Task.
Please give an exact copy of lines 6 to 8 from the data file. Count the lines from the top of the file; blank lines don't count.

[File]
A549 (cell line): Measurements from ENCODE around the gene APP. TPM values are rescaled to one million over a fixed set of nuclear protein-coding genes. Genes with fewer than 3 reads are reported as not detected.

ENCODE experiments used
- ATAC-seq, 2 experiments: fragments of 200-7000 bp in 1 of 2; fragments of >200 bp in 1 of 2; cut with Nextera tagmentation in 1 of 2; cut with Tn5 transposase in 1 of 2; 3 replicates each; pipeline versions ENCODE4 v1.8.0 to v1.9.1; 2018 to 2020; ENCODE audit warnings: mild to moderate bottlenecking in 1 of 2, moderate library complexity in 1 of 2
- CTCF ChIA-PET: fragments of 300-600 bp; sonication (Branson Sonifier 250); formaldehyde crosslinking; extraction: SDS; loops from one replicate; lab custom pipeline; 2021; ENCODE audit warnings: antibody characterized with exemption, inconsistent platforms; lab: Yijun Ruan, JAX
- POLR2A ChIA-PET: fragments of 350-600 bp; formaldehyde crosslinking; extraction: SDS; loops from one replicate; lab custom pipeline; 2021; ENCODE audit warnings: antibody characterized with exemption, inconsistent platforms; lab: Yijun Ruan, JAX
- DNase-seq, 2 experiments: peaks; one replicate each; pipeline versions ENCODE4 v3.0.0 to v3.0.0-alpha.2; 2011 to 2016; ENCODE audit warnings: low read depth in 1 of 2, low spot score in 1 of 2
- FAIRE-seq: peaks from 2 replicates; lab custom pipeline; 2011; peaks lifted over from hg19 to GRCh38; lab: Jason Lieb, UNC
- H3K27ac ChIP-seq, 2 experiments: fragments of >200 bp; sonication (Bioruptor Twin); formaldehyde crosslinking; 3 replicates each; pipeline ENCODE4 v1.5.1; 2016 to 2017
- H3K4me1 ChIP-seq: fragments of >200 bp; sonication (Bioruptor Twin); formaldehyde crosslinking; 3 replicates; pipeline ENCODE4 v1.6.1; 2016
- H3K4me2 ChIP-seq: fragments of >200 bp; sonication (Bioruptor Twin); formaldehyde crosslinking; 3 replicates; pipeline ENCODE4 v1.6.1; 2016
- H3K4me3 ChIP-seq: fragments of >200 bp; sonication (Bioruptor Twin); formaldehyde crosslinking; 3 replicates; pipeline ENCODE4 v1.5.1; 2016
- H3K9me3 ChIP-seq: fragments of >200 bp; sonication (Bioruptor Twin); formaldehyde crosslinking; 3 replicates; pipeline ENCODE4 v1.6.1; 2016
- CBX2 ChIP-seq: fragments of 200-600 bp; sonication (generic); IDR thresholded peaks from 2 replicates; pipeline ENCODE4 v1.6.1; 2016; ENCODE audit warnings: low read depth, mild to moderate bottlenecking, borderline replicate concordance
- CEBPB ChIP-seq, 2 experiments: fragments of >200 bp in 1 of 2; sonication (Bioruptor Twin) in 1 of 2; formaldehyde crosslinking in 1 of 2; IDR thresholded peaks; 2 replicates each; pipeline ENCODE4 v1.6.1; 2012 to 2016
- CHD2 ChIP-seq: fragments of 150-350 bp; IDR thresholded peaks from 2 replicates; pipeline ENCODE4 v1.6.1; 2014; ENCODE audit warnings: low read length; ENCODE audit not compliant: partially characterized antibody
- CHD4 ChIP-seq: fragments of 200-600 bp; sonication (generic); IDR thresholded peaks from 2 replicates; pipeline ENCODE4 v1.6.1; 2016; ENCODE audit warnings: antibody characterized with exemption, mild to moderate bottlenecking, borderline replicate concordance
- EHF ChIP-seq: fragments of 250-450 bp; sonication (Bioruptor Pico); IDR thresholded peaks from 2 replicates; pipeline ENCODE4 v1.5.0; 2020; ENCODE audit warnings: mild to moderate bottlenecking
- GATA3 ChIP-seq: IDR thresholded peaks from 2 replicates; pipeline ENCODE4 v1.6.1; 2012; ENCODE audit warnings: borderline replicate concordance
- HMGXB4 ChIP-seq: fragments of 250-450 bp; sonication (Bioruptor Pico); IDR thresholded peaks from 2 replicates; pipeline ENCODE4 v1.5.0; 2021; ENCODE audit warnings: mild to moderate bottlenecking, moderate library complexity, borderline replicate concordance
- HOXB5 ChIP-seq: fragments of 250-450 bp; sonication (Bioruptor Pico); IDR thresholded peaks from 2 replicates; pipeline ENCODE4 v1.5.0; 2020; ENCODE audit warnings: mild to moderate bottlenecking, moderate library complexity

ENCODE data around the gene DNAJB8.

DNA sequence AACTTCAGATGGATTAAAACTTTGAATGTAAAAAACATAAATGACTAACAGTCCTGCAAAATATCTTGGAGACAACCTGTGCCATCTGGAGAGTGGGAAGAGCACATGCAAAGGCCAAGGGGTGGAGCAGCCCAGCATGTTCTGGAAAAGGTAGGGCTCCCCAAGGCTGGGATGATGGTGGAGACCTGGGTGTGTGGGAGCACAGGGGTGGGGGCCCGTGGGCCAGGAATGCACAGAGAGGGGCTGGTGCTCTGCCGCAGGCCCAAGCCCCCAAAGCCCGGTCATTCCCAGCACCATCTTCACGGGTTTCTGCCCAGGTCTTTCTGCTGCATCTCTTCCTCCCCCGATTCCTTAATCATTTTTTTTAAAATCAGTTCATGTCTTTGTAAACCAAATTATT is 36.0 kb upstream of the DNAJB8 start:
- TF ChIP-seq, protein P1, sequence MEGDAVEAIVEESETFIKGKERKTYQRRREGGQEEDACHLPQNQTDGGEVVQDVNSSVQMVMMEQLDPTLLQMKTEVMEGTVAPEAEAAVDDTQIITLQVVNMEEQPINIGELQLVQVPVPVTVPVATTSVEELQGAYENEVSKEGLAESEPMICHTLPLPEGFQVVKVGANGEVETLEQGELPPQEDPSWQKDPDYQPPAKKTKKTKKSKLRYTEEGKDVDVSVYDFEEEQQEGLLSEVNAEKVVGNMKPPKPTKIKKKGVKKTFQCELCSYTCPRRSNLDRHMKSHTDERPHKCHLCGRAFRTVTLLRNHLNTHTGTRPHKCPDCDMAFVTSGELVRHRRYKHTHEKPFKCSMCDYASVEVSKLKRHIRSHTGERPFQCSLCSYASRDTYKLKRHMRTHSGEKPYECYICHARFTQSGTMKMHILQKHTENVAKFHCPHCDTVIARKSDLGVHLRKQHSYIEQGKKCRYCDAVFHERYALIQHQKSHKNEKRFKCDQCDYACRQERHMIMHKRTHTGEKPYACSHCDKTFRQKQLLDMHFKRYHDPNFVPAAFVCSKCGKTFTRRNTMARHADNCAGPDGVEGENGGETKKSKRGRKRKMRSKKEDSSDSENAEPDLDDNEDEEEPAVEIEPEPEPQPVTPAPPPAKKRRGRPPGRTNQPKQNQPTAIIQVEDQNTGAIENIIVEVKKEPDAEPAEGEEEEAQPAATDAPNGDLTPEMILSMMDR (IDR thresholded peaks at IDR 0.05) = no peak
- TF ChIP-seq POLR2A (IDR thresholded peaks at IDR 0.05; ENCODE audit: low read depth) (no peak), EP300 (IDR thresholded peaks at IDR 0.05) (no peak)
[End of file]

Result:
- DNase-seq, 2 experiments: peaks; one replicate each; pipeline versions ENCODE4 v3.0.0 to v3.0.0-alpha.2; 2011 to 2016; ENCODE audit warnings: low read depth in 1 of 2, low spot score in 1 of 2
- FAIRE-seq: peaks from 2 replicates; lab custom pipeline; 2011; peaks lifted over from hg19 to GRCh38; lab: Jason Lieb, UNC
- H3K27ac ChIP-seq, 2 experiments: fragments of >200 bp; sonication (Bioruptor Twin); formaldehyde crosslinking; 3 replicates each; pipeline ENCODE4 v1.5.1; 2016 to 2017